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Archive for December, 2010

Wool + synthetic = ultimate layering?

Friday, December 10th, 2010

There’s a lot of debate in the cycling world about whether wool or synthetics are better. Personally, like most things in my life, I take a hybrid approach. I recently developed a new layering technique that I thought I’d share: wear a long-sleeved synthetic baselayer with a short-sleeved wool jersey over it (and then a jacket over that). Try it, it’s amazing.

Here’s the back story: I have a couple of long-sleeved wool baselayers, which I use in cool to cold temperatures. I’m a big fan of these, but I started to realize that if I dressed warmly enough to keep my torso warm, my arms would overheat. I started looking around for a midweight sleeveless baselayer. What I discovered is, nearly all of the appropriate sleeveless garments are very thin, and intended to be worn in hot weather, not intended to keep you warm. I guess they figure that if you don’t want sleeves, you’re trying to keep cool. Not quite true in my case.

I also have some short- and long-sleeved synthetic baselayers/jerseys. I tried a few combinations of these with the wool baselayers. I still had the same problem.

Then, I remembered that I had purchased a short-sleeved wool cycling jersey this summer at a deep discount. I had read that wool is cool in the summer, and wanted to find out if that was true. For me, this claim turned out not to be true at all. I was miserable in warm weather in the short-sleeved wool jersey. And it didn’t block wind well enough in cool weather to be used alone. So, I put it on a shelf and didn’t think about it for a few months.

When I remembered I had that jersey, I tried wearing it over a long-sleeved synthetic baselayer. For me, this combination is absolutely perfect! The synthetic baselayer wicks the sweat away from my skin, and keeps my arms warm enough. The wool jersey keeps my core warm. Of course, you can add and remove layers as necessary. I wear all of this under a wind shell. You could try variations using a vest, depending on conditions.

I hope this helps someone out there. This tip seems obvious in hindsight, but it took a lot of trial and error to arrive at this technique. Do you have any layering tips to share?

A little exploration close to home

Thursday, December 9th, 2010

On Sunday, I wanted to ride, but didn’t feel up for going very far. So I went for a ride through our neighborhood, and down to Sherwood Oaks Park, the Jackson Creek Trail, and up and over the hill to Olcott Park. It wasn’t epic, but it was a fun romp, and I’m lucky to have scenes like these within minutes of my house.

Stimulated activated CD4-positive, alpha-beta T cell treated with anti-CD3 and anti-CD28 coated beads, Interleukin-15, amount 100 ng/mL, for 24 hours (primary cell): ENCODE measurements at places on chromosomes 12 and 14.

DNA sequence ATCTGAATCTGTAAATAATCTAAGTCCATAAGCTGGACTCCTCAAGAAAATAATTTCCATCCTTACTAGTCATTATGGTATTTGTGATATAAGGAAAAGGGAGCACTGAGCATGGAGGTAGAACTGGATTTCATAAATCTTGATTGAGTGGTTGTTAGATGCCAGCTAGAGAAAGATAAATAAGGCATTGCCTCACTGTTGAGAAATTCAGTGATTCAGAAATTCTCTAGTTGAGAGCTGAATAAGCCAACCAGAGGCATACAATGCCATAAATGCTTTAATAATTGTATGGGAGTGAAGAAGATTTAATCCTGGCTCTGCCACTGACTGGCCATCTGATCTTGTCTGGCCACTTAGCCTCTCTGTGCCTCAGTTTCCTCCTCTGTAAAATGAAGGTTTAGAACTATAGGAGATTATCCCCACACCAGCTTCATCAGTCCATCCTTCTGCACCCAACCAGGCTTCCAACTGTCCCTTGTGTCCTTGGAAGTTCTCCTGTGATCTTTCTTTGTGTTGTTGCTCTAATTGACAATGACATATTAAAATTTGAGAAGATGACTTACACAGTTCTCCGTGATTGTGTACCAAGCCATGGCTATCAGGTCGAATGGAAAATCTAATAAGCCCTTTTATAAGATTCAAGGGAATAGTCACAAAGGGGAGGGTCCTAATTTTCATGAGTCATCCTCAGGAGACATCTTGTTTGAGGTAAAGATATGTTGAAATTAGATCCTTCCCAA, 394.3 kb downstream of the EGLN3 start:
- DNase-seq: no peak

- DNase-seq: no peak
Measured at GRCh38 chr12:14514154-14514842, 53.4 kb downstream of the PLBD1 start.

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I got to test my studded tires in some tough conditions, including some spots where people had walked on the snowy trail, which later froze, resulting in thick, bumpy ice, on a hill.

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The tires worked shockingly well. I had no problems with this stuff.

After visiting the parks, I rode through a few neighborhoods, looking for shortcuts and hidden paths. I found a few. Nothing groundbreaking, but it was fun exploring. Then I rode home.

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I rode about eight miles, at a leisurely pace, but I enjoyed this limited time outdoors immensely.

Brrr!

Tuesday, December 7th, 2010

The mercury sat at 11°F yesterday morning at commute time, with a windchill of -3°F. The high was in the upper teens. Today was a bit warmer, 15° with 5° windchill perhaps, warming to around 20°/8°.

This is abnormally cold for us, for this time of year. However, I’ve been riding for a few winters now, and I know fairly well what gear works for me in these temperatures. A few pieces of gear have changed, and a few things need adjustment now that my commute is twice as long as it was last winter, but overall, so far, so good. I used to have to microanalyze every piece of clothing to make sure I was adequately prepared for a cold ride, but now I mostly just get ready and go. It can still take a while to put on multiple layers, hand/neck/ear warmers, boots, protective glasses, helmet, etc.

I’ve had studded tires on the Trucker since last week. I haven’t really needed them for the most part, but I don’t have any interest in switching out tires constantly on the LHT. Plus, I encounter random patches of snow and ice and it’s nice to be able to roll over them without worrying too much. The tires are working fantastically, but they do add a lot of drag.

My longer, hillier commute is a bit of a difference experience in the cold. I have to worry about being adequately protected from the cold a little more, but I also have to worry more about sweating. And, frankly, 30-35 minutes in single-digit windchills in the dark on the way home takes some getting used to. It’s not epic, but there’s a certain sense of isolation that comes with riding in the dark, with far fewer other bikes and pedestrians than I saw just last week. Traffic has thankfully been light as well, though I have had a few run-ins with grumpy motorists.

Overall, I’m still enjoying my commute — in fact, I’m enjoying it more. There’s something I relish about the challenge of snow and ice and cold and darkness. In fair weather sometimes I’ll arrive at work without really anything memorable happening. In the winter, my commute is never boring.

It’s hard to believe it’s not even technically winter yet — it looks like we may have a long one. But, I expect things to warm up before taking a dive into winter proper.

How about you? Have you gotten an early taste of winter? Are you still riding?

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